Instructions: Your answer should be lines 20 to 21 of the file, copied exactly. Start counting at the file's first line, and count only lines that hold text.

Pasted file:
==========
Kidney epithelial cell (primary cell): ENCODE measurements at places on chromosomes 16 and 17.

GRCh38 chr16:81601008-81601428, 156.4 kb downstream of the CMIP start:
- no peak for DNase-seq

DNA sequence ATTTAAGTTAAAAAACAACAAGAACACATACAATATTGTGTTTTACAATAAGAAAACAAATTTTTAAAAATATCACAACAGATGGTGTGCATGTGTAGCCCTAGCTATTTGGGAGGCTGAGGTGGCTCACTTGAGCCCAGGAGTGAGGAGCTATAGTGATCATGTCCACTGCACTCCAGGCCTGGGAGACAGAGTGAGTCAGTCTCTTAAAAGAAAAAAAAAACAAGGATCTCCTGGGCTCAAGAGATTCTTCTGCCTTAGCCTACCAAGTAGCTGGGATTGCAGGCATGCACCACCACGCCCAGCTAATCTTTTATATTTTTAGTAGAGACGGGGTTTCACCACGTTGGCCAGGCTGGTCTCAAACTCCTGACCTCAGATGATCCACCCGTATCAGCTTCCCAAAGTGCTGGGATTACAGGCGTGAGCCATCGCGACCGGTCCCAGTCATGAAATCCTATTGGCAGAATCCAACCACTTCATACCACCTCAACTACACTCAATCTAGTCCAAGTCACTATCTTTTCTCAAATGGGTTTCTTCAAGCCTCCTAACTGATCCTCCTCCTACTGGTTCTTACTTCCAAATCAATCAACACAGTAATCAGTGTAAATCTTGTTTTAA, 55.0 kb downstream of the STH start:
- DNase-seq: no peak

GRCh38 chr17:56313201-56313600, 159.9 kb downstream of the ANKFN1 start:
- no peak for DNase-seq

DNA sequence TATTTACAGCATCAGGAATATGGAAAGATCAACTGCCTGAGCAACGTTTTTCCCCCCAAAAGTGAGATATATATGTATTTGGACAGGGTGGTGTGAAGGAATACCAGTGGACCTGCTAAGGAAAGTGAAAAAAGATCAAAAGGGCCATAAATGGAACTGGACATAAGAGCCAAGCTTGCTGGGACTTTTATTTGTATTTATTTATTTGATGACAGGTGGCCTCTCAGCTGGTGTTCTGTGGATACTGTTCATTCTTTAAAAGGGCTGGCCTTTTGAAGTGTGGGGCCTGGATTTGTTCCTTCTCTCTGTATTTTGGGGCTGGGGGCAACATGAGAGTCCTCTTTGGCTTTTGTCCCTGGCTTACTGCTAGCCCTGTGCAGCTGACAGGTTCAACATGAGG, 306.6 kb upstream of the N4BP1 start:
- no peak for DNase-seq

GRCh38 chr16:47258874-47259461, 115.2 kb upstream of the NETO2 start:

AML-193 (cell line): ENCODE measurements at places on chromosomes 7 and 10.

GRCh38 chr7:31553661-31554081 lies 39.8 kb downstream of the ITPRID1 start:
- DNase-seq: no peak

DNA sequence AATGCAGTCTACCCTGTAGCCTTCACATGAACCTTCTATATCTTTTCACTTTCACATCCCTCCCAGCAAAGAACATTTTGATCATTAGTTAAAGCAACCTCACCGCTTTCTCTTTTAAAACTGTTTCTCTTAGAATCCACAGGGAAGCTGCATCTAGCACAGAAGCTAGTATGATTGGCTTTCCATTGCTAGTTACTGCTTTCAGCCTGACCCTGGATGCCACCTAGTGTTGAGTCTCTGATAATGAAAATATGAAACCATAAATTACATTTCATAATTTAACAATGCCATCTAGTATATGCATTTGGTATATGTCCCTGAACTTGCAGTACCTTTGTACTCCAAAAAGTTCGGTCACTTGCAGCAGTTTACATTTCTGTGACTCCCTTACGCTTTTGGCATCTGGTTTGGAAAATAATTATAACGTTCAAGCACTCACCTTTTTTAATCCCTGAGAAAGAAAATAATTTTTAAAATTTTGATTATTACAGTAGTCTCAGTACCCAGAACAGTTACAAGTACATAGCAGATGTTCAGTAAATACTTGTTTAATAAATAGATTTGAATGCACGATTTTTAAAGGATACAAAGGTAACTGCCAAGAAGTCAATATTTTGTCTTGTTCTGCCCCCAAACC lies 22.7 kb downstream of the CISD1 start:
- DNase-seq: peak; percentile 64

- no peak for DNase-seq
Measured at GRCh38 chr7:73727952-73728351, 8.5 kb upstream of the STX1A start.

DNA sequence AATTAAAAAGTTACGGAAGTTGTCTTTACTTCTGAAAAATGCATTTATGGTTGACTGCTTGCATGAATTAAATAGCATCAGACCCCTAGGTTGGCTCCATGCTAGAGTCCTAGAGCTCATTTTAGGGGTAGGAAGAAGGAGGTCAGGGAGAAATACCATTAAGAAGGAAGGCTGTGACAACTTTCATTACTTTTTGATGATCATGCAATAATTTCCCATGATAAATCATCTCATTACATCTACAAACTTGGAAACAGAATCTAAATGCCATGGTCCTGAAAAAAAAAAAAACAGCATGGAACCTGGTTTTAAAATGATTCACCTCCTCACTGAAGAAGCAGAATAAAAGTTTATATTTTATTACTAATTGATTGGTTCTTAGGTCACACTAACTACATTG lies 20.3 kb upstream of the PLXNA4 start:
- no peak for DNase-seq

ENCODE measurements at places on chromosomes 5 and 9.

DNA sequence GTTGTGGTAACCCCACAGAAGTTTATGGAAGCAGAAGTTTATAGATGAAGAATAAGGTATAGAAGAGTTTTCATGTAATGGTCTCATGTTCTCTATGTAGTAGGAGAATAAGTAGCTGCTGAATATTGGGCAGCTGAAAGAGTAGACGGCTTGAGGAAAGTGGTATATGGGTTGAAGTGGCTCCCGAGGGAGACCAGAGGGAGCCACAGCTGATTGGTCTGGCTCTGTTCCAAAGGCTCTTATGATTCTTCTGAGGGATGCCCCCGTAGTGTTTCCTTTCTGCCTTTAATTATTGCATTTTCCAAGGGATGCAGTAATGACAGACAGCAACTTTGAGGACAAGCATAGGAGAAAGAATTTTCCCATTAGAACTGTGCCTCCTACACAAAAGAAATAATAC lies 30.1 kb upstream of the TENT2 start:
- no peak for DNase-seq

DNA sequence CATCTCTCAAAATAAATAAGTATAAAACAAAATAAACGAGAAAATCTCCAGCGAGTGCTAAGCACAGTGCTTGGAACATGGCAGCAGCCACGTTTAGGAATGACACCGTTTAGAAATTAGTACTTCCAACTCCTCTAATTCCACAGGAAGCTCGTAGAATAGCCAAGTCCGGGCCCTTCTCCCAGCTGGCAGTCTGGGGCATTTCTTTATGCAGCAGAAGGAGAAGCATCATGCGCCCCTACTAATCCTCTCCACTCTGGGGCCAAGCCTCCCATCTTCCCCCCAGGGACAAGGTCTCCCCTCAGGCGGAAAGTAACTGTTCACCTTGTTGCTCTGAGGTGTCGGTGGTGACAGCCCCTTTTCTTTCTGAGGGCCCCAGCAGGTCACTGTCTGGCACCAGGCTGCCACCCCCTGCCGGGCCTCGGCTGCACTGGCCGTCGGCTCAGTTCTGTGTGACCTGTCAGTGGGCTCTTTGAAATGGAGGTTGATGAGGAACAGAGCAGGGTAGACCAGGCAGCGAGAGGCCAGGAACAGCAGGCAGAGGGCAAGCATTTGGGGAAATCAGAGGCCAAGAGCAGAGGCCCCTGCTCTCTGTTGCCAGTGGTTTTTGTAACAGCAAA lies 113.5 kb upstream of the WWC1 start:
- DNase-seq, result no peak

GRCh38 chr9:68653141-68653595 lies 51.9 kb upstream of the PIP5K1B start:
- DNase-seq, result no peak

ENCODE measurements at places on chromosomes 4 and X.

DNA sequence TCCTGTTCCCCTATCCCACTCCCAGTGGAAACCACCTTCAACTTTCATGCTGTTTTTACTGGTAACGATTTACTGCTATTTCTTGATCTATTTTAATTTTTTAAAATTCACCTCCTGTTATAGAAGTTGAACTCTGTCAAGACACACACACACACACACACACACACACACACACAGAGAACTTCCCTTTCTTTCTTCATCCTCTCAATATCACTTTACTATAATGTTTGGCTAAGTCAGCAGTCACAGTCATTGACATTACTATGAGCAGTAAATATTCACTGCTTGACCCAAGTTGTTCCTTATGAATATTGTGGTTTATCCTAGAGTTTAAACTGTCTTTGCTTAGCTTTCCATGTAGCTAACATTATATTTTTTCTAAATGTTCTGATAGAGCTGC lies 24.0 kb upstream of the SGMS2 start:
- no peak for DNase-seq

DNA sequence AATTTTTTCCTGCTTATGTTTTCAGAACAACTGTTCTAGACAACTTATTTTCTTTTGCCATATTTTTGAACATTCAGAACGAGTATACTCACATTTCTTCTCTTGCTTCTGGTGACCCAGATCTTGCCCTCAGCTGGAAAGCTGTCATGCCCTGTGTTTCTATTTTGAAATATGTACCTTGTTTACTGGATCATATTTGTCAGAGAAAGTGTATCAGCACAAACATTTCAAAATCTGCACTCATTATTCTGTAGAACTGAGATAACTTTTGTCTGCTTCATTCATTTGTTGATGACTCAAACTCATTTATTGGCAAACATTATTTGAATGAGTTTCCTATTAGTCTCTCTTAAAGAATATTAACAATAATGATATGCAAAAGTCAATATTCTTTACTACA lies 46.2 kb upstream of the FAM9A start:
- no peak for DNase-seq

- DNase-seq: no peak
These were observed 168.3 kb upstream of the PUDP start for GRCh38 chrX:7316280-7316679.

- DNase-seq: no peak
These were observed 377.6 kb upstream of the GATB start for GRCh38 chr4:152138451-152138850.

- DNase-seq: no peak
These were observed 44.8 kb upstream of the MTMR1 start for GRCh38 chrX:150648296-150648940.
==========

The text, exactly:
ENCODE measurements at places on chromosomes 5 and 9.

DNA sequence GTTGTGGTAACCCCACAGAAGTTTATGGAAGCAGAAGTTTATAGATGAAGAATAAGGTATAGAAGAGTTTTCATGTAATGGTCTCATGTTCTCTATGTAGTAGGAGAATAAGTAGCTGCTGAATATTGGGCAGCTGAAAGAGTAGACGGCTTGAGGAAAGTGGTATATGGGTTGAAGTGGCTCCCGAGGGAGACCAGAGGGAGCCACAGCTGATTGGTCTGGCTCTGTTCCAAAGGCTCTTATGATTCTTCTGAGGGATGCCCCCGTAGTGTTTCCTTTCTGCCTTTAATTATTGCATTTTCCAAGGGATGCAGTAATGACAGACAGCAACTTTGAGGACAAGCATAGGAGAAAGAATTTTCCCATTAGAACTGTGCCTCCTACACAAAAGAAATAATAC lies 30.1 kb upstream of the TENT2 start: